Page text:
Excessive finger stretches can be harmful to the finger tendons. Make sure to follow a routine that will sustain your motivation and push you at a stable pace and not injuring you.  For this routine, you will need to use a smooth wooden or resin boards to prevent injuries. You will also require a mount or foot jibs for support if you are a beginner. To start, do 10-seconds hang and hold with maximum effort. Rest for 2 minutes and flex your arms while doing so. Continue the 10 seconds hand and 2 minutes flex for a set of 10 grips in 30 minutes. Focus on training open-crimp grip and half-crimp grip. Once you have mastered this routine and it starts to feel easy after a week or two, increase the 10 to 15 seconds. But always remember to rest and flex during the break.

•    Moving Hang Protocol

Moving hang exercises means hanging and working around the fingerboard. The goal is to help you increase your arm strength plus increase finger endurance.  Make sure that you have a full hand grip on the board. Then create a pattern by moving side to side or up and down, using one hand at a time. This routine also helps training to navigate a route with ease as it builds up endurance while resting – sounds silly, but often times even your rest in a route is using up the energy of the hanging arm. Follow the same cycle for several minutes and rest for 3 minutes between each pattern set. While doing so, explore different grips such as pinches and slopers. Doing several sets of this exercise for 15 minutes will not only help you build greater endurance, but also improve your movements through different terrains of climbing.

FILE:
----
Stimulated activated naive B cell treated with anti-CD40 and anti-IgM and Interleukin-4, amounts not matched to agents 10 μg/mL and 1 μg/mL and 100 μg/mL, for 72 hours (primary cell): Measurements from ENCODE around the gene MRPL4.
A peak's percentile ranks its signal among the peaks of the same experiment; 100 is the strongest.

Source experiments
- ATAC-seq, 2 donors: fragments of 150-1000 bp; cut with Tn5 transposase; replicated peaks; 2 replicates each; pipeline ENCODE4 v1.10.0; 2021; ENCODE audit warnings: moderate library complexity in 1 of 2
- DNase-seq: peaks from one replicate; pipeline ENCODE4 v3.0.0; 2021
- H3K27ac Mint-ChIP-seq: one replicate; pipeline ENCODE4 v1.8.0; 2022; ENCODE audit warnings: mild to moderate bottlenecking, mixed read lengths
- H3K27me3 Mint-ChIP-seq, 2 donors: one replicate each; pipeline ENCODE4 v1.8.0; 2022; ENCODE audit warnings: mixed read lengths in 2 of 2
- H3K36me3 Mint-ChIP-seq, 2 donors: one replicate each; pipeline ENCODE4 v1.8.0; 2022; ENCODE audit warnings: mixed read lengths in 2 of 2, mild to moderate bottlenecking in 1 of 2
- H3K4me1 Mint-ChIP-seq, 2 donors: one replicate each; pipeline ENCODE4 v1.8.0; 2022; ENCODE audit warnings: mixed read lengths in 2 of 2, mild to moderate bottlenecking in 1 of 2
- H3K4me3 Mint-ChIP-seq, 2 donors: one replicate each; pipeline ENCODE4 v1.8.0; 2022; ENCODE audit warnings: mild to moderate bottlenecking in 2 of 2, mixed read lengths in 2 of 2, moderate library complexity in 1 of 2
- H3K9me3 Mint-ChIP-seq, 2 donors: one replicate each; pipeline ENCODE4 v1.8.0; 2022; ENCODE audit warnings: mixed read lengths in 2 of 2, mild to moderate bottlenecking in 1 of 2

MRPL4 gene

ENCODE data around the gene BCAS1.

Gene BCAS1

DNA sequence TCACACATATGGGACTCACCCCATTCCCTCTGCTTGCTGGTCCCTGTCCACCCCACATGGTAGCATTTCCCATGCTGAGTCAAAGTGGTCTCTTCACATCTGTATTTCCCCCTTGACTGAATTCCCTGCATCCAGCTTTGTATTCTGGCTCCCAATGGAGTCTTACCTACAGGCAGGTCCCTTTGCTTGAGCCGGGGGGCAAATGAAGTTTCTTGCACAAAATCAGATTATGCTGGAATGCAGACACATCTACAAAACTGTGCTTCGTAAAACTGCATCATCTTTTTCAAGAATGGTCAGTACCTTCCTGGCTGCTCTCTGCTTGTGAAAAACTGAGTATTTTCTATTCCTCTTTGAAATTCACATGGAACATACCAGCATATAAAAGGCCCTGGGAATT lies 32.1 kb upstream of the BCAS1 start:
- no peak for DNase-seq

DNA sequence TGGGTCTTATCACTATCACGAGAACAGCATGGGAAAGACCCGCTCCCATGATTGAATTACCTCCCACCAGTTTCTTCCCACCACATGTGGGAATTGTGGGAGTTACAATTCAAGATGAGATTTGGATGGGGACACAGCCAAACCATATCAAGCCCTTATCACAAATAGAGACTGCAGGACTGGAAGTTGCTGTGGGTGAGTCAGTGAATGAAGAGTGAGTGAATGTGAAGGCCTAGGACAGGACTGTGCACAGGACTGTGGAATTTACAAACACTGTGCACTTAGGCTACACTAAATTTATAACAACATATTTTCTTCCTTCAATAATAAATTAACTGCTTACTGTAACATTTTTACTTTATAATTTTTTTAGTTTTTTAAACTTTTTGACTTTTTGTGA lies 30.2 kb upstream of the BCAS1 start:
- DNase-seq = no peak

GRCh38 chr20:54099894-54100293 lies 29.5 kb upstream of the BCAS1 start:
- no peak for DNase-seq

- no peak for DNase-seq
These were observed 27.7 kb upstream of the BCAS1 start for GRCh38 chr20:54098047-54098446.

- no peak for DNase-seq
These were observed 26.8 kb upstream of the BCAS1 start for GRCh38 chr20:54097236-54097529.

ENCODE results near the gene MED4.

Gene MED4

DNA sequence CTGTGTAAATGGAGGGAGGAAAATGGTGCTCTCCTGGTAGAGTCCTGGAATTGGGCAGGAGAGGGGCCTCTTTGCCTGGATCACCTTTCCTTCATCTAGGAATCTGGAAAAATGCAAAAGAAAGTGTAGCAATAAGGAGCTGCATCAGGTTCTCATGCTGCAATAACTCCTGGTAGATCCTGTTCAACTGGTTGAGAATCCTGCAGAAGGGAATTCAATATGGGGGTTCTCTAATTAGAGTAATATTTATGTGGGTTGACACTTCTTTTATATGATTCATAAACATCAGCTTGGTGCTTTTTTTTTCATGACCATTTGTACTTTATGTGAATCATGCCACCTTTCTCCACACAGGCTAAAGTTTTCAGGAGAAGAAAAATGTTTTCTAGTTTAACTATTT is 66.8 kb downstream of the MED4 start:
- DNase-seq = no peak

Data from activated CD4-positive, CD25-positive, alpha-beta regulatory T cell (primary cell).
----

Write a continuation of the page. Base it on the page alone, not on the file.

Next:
•    Repeater

Repeaters are one of the most common and effective ways to build endurance for climbers. It mimics the relax-grip sequence of climbing boulders.  You can practice the following exercise can by adding weight and limiting each set to one minute. Pick about four to seven grip types to train. They include half-crimp, open-crimp, open hand, two-finger pocket, wide or narrow pinch. Each set should comprise of 5 relax-grip intervals where you hang for 7 seconds and rest for 3 seconds.  If you are practicing for maximum weight, you can also add extra weight to challenge yourself further. However, you should not add to much weight to prevent you from completing a set. Rest for 3 minutes between each set for the different grips and repeat for at least three days every week for the maximum result.